German farmers: ‘Aid is not going to help active farms’

Falling milk prices have put the very existence of many farms across Europe in doubt. [USDA/Flickr]

This article is part of our special report The main challenges facing the CAP.

The aid package coming the way of milk farmers will only be of help if funds are not tied to targets on reducing production, the secretary-general of the German Farmers’ Association told However, he did downplay the impact Brexit will have on the sector.

Bernhard Krüsken is an agronomist and has been secretary-general of the German Farmers’ Association (DBV) since 2013.

Krüsken spoke to’s Nicole Sagener.

On 18 July, the EU’s agricultural council agreed on an aid package to help, among others, crisis-hit milk farmers. Incentives to curb milk production will total some €150 million. Do you welcome this development?

We are not going to be fundamentally critical of the aid package, it’s going in the right direction. But the question is: was this merely a political compromise that will take its time in trickling down to the farmers? It is inevitable that the money will not help active farmers, only those enterprises that have decided to scale back production.

Is it reasonable to tie reducing output to financial aid?

For active operations, the aid is no insignificant amount. It’s now about surviving this crisis, not political quantity control. That is why the aid should focus on those who want to increase production and why it should not be tied to reducing output.

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What should the German government do to ensure that the financial aid gets to the milk farmers directly?

European state aid laws are quite uncompromising in this regard. Aid can only be doled out when the authorities verify that reduction in production has been sufficiently achieved. This could lead to a rapid delay and mean that aid does not get to farmers until 2017. However, operations need to maintain their liquidity. We are therefore working under the assumption that not many outfits will take part. We want an intelligent way of working so the federal government doesn’t delay in making their payments. But it is yet to be negotiated.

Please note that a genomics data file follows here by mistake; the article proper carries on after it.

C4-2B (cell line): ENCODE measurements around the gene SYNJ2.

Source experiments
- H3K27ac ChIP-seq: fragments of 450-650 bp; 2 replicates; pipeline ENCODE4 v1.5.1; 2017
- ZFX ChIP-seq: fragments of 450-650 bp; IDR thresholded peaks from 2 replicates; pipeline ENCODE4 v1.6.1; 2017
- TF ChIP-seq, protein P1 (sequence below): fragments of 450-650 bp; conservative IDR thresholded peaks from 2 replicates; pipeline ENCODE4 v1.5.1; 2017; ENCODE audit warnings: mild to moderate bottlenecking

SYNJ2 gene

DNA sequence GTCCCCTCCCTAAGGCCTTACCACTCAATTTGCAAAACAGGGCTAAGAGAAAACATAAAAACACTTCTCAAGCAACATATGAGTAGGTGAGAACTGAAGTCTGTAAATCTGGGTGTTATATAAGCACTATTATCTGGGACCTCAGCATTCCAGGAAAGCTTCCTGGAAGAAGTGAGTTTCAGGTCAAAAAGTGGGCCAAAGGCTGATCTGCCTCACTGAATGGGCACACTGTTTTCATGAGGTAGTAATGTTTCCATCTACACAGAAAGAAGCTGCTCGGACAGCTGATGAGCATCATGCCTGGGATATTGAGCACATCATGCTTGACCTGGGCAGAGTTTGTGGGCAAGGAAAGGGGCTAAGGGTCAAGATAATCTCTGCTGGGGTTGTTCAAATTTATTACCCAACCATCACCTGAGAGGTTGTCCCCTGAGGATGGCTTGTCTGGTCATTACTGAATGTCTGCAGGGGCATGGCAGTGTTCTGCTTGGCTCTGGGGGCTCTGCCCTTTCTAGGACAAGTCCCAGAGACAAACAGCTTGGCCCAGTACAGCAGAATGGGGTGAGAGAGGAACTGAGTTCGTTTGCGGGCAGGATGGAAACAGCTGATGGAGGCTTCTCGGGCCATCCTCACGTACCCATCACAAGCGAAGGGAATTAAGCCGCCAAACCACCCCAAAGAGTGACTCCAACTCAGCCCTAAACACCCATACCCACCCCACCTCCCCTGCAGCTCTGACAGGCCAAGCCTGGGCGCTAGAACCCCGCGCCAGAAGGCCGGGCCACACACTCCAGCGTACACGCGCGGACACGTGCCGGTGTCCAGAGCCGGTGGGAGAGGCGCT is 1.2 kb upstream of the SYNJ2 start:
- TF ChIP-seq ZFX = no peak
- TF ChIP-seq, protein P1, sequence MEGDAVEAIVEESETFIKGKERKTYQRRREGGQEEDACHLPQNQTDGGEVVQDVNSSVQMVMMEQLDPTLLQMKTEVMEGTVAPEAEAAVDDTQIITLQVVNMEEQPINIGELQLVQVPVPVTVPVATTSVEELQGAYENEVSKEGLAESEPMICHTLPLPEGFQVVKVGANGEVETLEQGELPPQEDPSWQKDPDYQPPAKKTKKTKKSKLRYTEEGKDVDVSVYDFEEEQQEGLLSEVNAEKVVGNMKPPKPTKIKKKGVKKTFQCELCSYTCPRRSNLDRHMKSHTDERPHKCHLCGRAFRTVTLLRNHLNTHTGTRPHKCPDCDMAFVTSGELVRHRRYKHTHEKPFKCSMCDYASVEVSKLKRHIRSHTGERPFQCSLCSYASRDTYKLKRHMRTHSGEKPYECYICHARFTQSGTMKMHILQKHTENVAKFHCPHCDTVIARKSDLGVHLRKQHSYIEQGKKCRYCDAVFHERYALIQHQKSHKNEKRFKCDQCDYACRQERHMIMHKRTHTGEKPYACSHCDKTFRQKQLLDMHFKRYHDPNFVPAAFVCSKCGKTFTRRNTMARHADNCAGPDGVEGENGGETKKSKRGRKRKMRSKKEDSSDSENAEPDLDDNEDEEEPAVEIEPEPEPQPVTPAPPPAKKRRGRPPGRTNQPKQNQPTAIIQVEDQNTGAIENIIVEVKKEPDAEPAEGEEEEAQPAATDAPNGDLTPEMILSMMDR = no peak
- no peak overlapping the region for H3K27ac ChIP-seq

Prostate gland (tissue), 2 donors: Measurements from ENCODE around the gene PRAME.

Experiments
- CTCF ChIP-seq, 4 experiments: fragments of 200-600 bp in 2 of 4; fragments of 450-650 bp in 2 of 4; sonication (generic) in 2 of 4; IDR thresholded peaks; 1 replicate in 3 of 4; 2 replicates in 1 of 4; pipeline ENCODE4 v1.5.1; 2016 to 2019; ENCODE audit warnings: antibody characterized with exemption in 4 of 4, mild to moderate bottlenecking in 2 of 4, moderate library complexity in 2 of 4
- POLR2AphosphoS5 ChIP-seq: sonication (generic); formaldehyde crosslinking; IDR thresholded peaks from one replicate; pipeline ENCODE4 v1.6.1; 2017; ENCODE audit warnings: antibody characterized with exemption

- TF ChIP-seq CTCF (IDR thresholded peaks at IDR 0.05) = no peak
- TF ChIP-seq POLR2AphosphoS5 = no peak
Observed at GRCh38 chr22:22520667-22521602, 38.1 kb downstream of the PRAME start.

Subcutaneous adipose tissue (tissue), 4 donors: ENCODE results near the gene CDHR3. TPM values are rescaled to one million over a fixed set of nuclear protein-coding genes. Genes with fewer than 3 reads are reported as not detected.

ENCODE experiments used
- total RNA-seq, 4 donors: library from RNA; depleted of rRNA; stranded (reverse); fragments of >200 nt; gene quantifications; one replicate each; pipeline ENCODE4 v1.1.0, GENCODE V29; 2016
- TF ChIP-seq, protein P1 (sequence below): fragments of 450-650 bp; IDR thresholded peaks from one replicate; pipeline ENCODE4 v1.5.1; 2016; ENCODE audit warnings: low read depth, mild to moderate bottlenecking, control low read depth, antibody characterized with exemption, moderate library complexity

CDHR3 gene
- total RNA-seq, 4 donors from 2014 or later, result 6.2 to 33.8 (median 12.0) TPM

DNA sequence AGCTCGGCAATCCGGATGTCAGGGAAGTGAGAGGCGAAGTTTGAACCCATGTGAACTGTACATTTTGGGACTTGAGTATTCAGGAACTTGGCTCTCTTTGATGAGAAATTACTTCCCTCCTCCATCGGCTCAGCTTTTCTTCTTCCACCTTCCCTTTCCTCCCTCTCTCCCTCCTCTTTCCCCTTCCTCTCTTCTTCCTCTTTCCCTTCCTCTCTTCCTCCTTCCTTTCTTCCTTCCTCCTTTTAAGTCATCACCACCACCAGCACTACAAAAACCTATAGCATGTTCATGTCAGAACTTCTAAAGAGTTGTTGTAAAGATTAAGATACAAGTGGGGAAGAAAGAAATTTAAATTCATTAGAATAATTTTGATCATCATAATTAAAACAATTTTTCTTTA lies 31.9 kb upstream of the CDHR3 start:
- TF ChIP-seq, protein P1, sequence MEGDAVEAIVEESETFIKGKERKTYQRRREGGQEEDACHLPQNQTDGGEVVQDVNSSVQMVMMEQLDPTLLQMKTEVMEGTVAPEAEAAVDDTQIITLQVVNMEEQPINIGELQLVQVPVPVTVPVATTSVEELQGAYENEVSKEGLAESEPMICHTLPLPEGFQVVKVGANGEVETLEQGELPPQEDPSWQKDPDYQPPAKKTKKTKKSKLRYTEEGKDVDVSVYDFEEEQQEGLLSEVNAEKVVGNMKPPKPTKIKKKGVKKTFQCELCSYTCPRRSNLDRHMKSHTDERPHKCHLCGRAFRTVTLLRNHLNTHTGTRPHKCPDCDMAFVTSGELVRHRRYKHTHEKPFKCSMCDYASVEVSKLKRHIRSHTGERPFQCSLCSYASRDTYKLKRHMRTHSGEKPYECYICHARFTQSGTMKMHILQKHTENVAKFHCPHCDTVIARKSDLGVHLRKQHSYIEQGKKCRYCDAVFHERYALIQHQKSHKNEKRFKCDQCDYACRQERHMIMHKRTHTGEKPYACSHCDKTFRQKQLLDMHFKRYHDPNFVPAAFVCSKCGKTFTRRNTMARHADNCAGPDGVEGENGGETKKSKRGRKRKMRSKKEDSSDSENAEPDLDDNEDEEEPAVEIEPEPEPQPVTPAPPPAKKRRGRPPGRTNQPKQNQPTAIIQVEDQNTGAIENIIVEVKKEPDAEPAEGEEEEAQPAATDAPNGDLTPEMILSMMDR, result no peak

Most, if not all, experts cite the fall in demand in China and Russia as the main causes of this situation. Do you agree?

I don’t know who is responsible beyond the fact that it is because of falling demand. The fact that we are earning 3% less on milk currently than two years ago shows that it is not just a question of supply, but demand and the markets. The lack of demand comes from the international market and has led us to these falling prices.

What effect is Brexit going to have on European farmers?

We are not expecting large consequences, even though the UK is a big market for German milk and meat. But until their exit is actually complete, and that may take some time, the British are part of the internal market and I don’t see the market going anywhere any time soon.

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The European Commission also proposed changes to greening at the agricultural council. How do you assess this particular EU initiative?

The Commission started with high hopes and plotted the right course. But now we might even be talking about a deterioration of the situation. Due to the complicated processing and cost-risks involved with greening, many farmers prefer to play it safe and just set land aside, instead of creating conservation areas and the like. You can see that from the numbers that actually engage with greening. It’s going to need more simplification.

The current dilemma is also due to a certain fiscal mechanism. The member states carry out their transactions in situ and they are checked by the Commission. We think that these checks are just unnecessary bureaucracy, which lead to the member states paying more out of their pockets. To satisfy the Commission, the member states have to up their amount of bureaucracy too. There has to be more flexibility.

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